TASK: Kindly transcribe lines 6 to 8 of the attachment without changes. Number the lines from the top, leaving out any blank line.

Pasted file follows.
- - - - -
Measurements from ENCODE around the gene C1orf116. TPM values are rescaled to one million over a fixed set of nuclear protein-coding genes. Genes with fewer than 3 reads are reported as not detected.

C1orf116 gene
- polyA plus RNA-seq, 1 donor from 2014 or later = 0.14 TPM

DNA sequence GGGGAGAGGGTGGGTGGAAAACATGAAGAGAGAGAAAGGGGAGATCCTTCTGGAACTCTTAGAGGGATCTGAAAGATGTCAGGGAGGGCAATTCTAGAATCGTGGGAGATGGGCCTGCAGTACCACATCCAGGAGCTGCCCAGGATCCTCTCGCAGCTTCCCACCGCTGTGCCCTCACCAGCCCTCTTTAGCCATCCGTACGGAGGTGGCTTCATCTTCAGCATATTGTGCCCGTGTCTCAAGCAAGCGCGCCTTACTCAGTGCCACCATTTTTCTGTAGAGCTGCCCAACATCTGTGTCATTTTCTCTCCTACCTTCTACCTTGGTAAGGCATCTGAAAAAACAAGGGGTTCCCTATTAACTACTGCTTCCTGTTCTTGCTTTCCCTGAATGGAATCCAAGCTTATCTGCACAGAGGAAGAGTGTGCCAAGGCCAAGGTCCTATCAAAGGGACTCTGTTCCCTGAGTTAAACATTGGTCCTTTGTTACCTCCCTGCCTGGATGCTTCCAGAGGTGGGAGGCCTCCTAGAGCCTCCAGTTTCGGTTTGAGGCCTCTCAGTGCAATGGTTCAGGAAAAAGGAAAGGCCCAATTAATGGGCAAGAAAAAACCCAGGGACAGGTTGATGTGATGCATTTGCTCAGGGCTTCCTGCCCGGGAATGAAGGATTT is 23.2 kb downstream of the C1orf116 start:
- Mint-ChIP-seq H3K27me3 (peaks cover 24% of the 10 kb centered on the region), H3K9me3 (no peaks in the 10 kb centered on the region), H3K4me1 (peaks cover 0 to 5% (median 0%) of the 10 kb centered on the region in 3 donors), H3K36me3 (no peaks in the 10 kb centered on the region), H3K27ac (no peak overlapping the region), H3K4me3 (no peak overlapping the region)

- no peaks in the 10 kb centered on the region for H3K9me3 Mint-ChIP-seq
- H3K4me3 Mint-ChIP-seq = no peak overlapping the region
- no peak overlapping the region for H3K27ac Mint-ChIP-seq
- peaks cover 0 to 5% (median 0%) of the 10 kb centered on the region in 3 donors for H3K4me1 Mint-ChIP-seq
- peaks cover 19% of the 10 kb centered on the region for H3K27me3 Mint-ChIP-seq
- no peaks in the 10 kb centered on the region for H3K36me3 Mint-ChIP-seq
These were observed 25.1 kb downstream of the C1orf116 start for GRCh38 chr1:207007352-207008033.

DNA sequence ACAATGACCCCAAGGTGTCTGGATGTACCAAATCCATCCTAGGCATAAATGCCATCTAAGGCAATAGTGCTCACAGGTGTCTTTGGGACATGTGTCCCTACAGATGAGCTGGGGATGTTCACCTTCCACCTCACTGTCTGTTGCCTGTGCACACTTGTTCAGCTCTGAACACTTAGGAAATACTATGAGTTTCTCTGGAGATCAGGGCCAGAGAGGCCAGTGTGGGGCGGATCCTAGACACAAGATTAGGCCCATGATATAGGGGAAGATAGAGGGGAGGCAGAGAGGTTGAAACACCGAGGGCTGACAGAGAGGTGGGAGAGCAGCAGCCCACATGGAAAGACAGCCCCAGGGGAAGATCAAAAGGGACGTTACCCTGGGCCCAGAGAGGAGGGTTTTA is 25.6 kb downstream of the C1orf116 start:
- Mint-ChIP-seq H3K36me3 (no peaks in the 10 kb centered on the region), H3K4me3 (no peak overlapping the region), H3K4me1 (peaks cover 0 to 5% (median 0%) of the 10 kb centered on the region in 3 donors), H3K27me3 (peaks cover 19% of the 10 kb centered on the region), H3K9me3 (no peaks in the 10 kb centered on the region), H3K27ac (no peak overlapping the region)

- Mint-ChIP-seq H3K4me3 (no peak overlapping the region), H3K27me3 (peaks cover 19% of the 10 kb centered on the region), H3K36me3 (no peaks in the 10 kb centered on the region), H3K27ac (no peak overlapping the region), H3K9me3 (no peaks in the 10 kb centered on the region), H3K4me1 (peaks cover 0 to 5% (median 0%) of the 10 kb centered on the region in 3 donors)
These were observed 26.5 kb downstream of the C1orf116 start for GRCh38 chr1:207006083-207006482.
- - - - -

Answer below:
- no peaks in the 10 kb centered on the region for H3K9me3 Mint-ChIP-seq
- H3K4me3 Mint-ChIP-seq = no peak overlapping the region
- no peak overlapping the region for H3K27ac Mint-ChIP-seq